But, as a consumer, let’s also be real and think about how we’d want to use images we paid for. Too many rules and constrictions makes me want to not work with a person like that again.
Everyone on Instagram knows when a filter is applied to a photo. Therefore, no one will assume that photo was edited that way. Ever. Promise.
If you did a shoot for charity, like no pay, then you did it for that. Was it really out of the goodness of your own heart? Or…
Did you view it as a marketing opportunity? It’s OK if you did, because I have and then I get it, you want publicity in exchange. You will need to explain this expectation up front but keep in mind that your winning recipient (or high bidder at an auction, or charity) is still a client, and you can’t set expectation for them because of it. You can however, discuss an arrangement of expectations with them ahead of time if it’s a collaboration that’s a mutual beneficial shoot so this needs to be explained and understood. Not working as you hoped? Let it go and consider not sponsoring again.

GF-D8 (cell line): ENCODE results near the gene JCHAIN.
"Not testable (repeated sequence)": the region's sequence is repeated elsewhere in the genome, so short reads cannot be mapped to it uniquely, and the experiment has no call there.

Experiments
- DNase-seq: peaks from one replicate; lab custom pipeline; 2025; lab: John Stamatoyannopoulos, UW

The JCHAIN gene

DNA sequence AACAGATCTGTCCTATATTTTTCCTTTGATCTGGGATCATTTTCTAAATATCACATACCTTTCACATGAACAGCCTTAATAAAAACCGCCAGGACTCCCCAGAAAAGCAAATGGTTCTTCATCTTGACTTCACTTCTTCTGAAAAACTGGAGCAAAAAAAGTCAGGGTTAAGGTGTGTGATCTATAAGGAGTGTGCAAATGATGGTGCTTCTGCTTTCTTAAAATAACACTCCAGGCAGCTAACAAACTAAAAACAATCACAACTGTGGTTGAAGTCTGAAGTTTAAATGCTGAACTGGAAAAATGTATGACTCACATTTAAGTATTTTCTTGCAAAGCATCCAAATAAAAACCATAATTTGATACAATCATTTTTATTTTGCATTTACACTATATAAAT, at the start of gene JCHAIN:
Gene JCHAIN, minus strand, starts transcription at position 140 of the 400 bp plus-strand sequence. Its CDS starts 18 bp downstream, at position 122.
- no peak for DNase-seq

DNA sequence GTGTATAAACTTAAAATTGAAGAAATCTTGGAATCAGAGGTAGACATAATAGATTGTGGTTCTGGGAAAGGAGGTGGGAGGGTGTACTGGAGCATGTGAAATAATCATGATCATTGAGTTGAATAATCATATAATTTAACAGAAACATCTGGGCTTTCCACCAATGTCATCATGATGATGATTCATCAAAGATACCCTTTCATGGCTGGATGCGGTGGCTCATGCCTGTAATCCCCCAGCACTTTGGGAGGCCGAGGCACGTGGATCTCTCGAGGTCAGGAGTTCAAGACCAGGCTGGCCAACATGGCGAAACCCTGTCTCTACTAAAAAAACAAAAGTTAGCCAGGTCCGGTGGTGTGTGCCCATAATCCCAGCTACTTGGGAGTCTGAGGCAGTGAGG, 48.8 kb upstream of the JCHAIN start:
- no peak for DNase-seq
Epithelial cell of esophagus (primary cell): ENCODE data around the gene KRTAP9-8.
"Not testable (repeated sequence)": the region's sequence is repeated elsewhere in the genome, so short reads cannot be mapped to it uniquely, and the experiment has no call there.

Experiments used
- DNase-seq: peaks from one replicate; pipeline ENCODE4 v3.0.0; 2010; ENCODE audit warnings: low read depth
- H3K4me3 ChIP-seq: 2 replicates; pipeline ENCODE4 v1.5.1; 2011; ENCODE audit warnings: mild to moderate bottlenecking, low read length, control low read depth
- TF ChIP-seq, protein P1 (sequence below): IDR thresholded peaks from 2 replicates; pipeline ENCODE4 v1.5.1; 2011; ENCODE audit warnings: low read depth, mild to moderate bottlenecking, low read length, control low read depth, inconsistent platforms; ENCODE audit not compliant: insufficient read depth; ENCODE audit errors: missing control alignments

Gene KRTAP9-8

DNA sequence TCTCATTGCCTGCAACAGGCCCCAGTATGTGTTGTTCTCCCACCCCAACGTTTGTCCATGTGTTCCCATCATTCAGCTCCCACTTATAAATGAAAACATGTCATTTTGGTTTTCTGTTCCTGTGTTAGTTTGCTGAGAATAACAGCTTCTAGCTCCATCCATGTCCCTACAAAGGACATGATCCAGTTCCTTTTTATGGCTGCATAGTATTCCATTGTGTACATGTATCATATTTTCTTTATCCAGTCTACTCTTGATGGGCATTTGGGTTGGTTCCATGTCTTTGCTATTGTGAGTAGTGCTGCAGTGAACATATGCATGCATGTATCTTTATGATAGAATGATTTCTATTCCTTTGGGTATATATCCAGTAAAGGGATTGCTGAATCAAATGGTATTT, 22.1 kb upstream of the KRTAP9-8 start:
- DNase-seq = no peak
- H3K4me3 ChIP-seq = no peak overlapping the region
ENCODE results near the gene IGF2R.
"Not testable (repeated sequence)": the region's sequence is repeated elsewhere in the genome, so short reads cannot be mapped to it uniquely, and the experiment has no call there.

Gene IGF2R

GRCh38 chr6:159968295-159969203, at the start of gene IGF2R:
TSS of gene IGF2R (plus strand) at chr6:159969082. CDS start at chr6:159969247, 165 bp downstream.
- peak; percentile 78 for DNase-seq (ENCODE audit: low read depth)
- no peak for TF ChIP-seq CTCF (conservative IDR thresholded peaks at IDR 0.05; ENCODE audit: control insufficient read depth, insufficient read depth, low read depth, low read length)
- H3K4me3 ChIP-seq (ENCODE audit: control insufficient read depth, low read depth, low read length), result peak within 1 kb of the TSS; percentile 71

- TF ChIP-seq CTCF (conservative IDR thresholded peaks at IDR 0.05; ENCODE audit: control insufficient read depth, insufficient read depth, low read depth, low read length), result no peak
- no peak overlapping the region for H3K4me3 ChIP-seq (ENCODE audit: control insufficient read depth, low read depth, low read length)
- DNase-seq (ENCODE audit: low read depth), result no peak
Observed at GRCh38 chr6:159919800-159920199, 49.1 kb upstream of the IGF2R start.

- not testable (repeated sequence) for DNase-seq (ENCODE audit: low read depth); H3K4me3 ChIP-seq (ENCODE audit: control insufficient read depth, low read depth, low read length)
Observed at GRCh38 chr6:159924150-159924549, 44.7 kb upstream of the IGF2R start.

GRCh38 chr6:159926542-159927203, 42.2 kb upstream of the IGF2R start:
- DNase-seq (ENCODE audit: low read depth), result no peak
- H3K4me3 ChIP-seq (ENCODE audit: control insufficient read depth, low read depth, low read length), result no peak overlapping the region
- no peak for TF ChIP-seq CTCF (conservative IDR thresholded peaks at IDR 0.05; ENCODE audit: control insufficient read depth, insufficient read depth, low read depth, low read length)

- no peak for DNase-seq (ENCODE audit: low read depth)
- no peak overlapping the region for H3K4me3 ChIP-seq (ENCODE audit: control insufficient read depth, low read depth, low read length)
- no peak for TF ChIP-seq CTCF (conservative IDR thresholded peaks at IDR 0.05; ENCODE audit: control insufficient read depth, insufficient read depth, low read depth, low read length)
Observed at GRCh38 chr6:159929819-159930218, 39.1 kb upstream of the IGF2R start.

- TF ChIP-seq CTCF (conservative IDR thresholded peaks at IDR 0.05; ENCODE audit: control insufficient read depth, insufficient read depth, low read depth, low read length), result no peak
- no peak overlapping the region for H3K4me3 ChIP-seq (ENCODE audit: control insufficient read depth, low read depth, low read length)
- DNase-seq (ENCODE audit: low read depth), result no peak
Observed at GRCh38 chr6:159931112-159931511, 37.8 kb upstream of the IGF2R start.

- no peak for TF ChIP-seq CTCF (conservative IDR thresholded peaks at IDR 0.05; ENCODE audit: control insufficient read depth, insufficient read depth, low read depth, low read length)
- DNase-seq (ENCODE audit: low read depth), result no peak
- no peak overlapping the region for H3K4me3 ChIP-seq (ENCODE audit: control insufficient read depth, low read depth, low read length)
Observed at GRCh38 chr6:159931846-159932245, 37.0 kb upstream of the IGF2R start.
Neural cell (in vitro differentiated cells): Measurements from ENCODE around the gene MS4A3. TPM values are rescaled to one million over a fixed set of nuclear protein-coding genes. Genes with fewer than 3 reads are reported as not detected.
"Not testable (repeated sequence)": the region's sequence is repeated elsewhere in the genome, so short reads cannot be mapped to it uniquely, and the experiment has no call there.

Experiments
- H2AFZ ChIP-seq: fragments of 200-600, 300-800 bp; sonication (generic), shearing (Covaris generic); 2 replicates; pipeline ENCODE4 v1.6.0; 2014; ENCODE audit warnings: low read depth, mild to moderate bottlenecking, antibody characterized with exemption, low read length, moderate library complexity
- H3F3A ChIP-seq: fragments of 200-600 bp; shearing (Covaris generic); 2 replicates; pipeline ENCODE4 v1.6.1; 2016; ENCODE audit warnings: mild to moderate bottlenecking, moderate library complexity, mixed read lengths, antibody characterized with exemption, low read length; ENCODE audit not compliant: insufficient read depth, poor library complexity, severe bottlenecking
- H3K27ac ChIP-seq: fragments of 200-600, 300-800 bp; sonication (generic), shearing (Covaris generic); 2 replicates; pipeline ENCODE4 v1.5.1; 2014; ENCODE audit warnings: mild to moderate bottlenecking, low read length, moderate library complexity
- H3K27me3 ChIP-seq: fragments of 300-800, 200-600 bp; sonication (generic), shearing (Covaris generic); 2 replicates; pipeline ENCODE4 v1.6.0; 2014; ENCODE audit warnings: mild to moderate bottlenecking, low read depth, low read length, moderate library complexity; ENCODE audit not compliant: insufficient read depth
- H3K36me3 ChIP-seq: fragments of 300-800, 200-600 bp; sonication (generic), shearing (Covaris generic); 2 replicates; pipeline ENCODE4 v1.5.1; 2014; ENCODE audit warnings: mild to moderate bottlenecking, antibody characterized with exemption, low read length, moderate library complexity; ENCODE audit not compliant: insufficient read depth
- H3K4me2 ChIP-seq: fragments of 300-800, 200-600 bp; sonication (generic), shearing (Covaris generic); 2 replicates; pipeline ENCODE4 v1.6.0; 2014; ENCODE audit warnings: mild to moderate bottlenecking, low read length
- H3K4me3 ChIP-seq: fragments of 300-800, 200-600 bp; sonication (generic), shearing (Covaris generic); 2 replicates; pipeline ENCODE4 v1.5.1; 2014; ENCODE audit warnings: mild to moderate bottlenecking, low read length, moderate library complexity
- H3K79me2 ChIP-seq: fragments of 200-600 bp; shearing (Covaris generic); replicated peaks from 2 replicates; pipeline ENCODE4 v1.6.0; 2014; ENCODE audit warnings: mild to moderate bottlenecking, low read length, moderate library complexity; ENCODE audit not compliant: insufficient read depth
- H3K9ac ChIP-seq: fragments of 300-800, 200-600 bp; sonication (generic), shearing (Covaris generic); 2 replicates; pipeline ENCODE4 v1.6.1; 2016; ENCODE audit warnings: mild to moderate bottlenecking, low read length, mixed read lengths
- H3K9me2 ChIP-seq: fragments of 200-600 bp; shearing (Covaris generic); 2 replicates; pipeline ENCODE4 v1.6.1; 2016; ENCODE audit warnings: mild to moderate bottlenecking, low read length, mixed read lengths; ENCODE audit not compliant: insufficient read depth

If you did a shoot that’s a mix of charity and were hoping for marketing in return, you have to let it be and watch the return. Are they talking about you and referring you naturally? In my early years I donated to see my ROI or, ROT (return on time).
I realized that some sessions helped prettify my portfolio, others were shoots donated with no strings attached, and some were failed marketing strategies that I had to discontinue my involvement and I am at peace with that.
This can be tricky – I go by the – if they paid you, they are a paying client rule. Therefore, no need to overemphasize photo credits.
If they are a friend and you gifted a shoot, or felt like it was a half gift/marketing effort, I would assume your friend knows that and will willingly tag you,and thank you, and share as much they can as gratitude – that’s what my girlfriends do anyway.
If they do not, and you are hurt, you cannot say anything.